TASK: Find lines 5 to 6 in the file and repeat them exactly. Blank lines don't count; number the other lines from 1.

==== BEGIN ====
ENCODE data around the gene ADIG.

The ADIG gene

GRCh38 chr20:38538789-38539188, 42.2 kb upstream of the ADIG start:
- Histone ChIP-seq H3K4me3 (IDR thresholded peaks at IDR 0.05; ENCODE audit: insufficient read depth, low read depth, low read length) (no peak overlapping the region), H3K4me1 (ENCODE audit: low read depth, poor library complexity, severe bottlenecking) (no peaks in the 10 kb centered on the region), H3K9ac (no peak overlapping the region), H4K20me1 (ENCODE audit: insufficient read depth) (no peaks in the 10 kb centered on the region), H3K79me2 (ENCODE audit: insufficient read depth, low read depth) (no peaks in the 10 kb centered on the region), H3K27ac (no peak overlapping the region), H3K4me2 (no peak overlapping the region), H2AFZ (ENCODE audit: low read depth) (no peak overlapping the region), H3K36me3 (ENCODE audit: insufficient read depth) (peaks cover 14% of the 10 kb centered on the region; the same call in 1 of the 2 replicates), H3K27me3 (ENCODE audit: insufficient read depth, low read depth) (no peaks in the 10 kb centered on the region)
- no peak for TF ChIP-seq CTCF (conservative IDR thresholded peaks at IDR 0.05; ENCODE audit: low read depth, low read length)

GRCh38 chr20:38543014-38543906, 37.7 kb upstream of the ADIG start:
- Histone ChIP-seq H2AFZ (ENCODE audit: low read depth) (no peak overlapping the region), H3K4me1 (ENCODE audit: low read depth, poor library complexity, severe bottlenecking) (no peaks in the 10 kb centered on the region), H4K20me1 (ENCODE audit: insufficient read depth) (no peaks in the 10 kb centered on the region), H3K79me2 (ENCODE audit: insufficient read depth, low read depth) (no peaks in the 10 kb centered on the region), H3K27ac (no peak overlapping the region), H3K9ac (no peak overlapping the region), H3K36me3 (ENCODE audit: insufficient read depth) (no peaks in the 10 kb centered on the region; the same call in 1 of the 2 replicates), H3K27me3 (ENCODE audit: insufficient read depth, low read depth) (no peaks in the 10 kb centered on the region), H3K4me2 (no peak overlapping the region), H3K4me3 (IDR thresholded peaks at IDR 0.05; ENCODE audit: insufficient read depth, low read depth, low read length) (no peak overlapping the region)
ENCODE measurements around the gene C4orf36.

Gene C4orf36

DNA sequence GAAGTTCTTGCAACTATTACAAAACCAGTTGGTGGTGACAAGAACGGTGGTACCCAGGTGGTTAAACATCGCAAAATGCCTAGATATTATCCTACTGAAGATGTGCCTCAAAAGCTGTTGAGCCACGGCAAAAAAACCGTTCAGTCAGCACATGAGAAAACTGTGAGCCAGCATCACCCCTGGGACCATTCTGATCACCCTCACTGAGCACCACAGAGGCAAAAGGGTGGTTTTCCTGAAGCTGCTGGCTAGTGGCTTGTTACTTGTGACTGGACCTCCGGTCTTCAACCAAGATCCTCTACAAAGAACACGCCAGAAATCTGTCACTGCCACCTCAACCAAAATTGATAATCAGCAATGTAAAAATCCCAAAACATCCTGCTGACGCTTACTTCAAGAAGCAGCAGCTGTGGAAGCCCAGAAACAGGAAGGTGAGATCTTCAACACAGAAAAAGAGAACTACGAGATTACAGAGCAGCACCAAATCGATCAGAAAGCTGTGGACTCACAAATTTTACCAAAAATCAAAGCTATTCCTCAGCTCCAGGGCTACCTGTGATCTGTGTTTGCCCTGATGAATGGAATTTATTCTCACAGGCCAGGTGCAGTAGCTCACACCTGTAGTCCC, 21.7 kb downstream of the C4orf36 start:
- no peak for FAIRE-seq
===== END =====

- no peak for TF ChIP-seq CTCF (conservative IDR thresholded peaks at IDR 0.05; ENCODE audit: low read depth, low read length)

GRCh38 chr20:38543014-38543906, 37.7 kb upstream of the ADIG start: